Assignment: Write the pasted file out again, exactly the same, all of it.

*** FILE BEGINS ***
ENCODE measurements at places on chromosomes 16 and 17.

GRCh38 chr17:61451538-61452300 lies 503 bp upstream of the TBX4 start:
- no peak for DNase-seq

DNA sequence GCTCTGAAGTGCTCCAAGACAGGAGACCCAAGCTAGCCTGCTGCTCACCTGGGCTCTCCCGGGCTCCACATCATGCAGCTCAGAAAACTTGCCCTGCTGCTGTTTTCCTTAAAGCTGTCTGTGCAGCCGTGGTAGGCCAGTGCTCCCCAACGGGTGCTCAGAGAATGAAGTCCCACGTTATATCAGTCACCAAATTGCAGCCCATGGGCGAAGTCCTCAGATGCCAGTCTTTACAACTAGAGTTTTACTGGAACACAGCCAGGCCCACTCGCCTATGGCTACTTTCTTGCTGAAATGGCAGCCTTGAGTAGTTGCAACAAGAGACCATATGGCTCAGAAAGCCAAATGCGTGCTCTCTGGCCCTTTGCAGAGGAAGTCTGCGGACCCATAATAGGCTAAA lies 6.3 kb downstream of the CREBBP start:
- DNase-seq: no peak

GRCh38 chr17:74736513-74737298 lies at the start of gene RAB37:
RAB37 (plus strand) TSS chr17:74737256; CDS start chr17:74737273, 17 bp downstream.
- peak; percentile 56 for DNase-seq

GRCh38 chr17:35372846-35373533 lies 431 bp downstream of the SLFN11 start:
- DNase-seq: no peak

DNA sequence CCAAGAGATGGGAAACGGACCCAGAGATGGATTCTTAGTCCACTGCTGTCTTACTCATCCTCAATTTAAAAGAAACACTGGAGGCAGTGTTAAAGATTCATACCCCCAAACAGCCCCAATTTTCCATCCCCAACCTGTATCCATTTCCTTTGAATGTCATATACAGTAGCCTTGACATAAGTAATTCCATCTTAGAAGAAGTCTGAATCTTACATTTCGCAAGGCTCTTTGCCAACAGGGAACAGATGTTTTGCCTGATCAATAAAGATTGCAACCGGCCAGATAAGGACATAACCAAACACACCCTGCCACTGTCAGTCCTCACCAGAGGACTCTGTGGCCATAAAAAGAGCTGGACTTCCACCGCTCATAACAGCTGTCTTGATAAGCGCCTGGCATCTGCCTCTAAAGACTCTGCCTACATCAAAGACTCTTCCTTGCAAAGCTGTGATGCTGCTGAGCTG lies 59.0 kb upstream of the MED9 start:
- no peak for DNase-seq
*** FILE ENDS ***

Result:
ENCODE measurements at places on chromosomes 16 and 17.

GRCh38 chr17:61451538-61452300 lies 503 bp upstream of the TBX4 start:
- no peak for DNase-seq

DNA sequence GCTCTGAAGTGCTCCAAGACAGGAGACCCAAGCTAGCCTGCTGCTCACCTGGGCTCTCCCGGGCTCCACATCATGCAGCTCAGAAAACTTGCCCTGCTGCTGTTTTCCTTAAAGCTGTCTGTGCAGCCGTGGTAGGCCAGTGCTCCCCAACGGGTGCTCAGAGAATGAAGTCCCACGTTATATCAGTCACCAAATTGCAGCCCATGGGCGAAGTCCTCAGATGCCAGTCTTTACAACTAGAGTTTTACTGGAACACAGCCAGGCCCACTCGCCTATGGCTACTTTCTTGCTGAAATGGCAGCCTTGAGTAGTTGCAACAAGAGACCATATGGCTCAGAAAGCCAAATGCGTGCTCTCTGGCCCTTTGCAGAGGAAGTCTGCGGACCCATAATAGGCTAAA lies 6.3 kb downstream of the CREBBP start:
- DNase-seq: no peak

GRCh38 chr17:74736513-74737298 lies at the start of gene RAB37:
RAB37 (plus strand) TSS chr17:74737256; CDS start chr17:74737273, 17 bp downstream.
- peak; percentile 56 for DNase-seq

GRCh38 chr17:35372846-35373533 lies 431 bp downstream of the SLFN11 start:
- DNase-seq: no peak

DNA sequence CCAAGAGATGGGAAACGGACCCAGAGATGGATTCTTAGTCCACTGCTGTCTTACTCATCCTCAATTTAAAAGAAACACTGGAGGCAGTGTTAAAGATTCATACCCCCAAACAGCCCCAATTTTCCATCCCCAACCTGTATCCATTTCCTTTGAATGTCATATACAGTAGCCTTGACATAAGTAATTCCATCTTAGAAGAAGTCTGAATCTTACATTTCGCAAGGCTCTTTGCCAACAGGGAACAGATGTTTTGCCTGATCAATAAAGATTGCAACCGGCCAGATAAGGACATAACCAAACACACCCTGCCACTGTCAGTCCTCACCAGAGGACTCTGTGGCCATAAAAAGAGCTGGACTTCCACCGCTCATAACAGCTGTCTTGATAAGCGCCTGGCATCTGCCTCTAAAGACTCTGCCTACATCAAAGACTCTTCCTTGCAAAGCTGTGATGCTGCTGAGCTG lies 59.0 kb upstream of the MED9 start:
- no peak for DNase-seq